9 Aug

Just completed our first full week of school, and this year is going to be a busy one! But I have a feeling it’s also going to be a good one despite several niggling things that we always have to go through as we start.

Indulge me as I get my whining out of the way:

  • A computer that seems to have a dead power supply. I reported this a couple weeks ago and the tech folks are taking their time on it. This is probably because I have one working machine plus I resurrected an old 550 Mhz PII and got it online using a Puppy Linux 4.0 CD so the paras can get online.
  • Anemic air conditioning which make our room the hottest in the building. Try doing all the lifting we have to do in the GA heat without getting cranky
  • Gloves; this one is solved, but every year I order gloves to use for changing. And every year the order mysteriously gets lost as those responsible for delivering/obtaining the order tries to get their stuff together. I don’t like having to complain to the highest levels for something that seems so trivial.
  • My class roster still doesn’t include two of my students which makes my numbers look smaller than they really are. Seven students still look small until you consider that they are almost all students with PIDs and in wheelchairs.
  • Nothing was ordered from what we submitted last year as far as supplies.
  • I’m already feeling behind!
  • Lesson plans – I’ll get to that in a minute

Now for some good points:

  • New paras – I have a couple new folks on board and I think we’re going to really do well together. I have to get my act together to get them trained up, but that’s on me, not them as they seem to be pretty quick to pick up on what I’ve taught so far.
  • Despite the nigglers above, I feel like some folks are listening to me when I complain ( not that I give them much of a choice!). There are some benefits to being irreplaceable.
  • The parents have pretty much all bought-in, so far as far as communicating back and forth. Having them on board can really make a difference on the year.

The new principal wants all teachers to submit lesson plans on a weekly basis. He’s flexible as far as allowing the teachers to collaborate and work together but he’s also working towards having some sort of uniform lesson plan for everyone in the building. I have no idea of how I’m going to fit into that scheme. One of the most common questions I get asked by the new PID/SID teachers is “what do you do for lesson plans?” I don’t have a good answer to that. The state DOE has some resources that might be helpful, especially the stepwise worksheets (if the links aren’t broken). But I’m having difficulty getting my mind wrapped around the standards-based nature of it. My kids are anything but standards-based! They are entirely too exceptional for anything to be “standard!”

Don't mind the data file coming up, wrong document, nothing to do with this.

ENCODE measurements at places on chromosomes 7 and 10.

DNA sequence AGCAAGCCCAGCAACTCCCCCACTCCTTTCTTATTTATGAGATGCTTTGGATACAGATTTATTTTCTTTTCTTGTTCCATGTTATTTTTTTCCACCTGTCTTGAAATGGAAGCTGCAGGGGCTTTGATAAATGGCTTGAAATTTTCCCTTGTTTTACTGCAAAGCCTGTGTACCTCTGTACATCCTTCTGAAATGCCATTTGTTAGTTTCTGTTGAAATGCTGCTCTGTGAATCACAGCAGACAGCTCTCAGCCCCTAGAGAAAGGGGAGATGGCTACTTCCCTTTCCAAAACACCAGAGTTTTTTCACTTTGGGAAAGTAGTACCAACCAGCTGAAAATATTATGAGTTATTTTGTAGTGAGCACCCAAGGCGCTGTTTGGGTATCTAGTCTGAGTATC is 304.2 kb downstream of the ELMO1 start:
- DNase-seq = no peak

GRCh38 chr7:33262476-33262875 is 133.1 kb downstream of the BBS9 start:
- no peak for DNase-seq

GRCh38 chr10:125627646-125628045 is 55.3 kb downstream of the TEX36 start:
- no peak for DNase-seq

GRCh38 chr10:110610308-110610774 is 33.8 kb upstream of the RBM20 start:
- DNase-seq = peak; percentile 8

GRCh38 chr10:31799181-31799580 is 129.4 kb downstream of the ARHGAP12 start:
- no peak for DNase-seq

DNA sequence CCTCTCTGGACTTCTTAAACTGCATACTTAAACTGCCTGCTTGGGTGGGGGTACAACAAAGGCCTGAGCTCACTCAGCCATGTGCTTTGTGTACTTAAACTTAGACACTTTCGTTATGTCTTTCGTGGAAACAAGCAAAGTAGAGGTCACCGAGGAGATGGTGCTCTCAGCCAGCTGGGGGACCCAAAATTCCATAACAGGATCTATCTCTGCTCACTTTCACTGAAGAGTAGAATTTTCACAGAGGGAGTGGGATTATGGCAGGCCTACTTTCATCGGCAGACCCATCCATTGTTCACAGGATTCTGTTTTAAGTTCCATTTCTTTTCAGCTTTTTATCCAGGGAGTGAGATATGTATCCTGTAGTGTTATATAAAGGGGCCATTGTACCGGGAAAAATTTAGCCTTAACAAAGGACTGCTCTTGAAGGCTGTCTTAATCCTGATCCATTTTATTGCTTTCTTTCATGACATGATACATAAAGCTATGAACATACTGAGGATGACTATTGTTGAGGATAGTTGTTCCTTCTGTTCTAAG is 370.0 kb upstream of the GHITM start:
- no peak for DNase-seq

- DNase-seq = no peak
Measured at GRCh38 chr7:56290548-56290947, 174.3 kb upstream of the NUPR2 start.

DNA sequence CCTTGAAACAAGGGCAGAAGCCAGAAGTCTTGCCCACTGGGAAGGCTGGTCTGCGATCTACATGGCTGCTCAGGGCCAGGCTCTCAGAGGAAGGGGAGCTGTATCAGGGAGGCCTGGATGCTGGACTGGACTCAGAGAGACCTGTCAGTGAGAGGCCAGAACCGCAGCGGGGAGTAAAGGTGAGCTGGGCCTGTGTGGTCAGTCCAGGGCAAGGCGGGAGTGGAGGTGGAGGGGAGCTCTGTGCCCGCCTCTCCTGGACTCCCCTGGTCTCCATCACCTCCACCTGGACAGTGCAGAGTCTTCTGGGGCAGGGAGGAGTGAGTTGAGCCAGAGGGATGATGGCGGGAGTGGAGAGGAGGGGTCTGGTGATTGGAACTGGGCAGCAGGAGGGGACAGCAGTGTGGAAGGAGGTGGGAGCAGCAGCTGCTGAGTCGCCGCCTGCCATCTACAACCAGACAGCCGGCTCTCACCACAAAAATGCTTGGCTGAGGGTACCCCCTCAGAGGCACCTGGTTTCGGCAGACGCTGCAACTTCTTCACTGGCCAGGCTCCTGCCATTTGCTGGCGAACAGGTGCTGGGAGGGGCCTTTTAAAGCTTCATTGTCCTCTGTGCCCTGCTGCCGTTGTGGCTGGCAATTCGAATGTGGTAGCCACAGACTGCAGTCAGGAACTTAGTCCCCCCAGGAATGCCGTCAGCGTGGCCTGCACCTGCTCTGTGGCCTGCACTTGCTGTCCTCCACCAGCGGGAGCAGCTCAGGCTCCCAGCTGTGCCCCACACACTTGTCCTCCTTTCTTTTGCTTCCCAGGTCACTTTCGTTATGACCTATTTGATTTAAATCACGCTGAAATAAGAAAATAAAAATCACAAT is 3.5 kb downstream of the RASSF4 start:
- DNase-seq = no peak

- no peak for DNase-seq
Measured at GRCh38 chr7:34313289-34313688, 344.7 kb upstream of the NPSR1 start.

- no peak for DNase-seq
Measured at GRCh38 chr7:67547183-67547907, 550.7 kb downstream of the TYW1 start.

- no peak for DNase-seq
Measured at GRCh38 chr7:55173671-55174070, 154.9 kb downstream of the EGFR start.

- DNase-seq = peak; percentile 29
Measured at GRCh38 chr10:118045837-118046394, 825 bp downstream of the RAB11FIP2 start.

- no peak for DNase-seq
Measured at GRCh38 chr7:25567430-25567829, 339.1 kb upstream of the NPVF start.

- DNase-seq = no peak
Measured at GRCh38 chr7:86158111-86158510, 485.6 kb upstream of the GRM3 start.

This is why I fear and loathe the “one-size-fits-all” mentality of our educational system. It inherently discriminates against everyone who does not fit. It takes my wheelchair kids and throws them down the proverbial stairs simply because ramps are not standard. I have to write standard lesson plans because there is some rule that everything must be standardized. Welcome to the educational system of the 19th century and the industrial revolution.

Plans are a good thing, and I do have educational programs in place. For sure, I need to do a better job of adding structure to our day so the students and paras function a bit better. My lesson plans would be better written in a format the lends itself to picture schedules.

These ideas are not helping at the moment, as my lesson plans are due at 8:20 Monday morning. So I I’m starting with the ideas I had last year and building on those. We did do a few of those things, but honestly never got to most of it. In fact, it broke down within a month. But this is a new year and hope springs eternal!

Yeah,this time last year I was was making it my farewell tour. So much for that idea! Here I am again! Let’s see if I can get it right this time.


Here’s some quick and dirty plans that sort of align with the GAA.  Not very good, but hopefully I’ll improve that this year.


One Response to “Plans”

  1. calliemae August 29, 2008 at 12:28 pm #

    “This is why I fear and loathe the “one-size-fits-all” mentality of our educational system. It inherently discriminates against everyone who does not fit.”
    – I love this sentence because it sounds exactly like my professor I have for an education class right now. We talk about this everyday, and I didn’t really understand it, until I was actually in the classroom and writing lesson plans for my practicum. I’m a special ed major, and writing standard based lesson plans for 4 year olds who aren’t speaking yet doesn’t exist! My professor is constantly talking about how education majors are being “taught” how to teach in college classrooms, instead of gaining experience in the schools. His point is that, the way college is teaching these upcoming teachers (by sitting in a classroom and reading from books and taking tests) fuels the insane logic that all kids are the same, and that there is only one way for them to learn. By gaining experience early on will help out the system in the future by producing fresh teachers who KNOW that all children are different and learn differently

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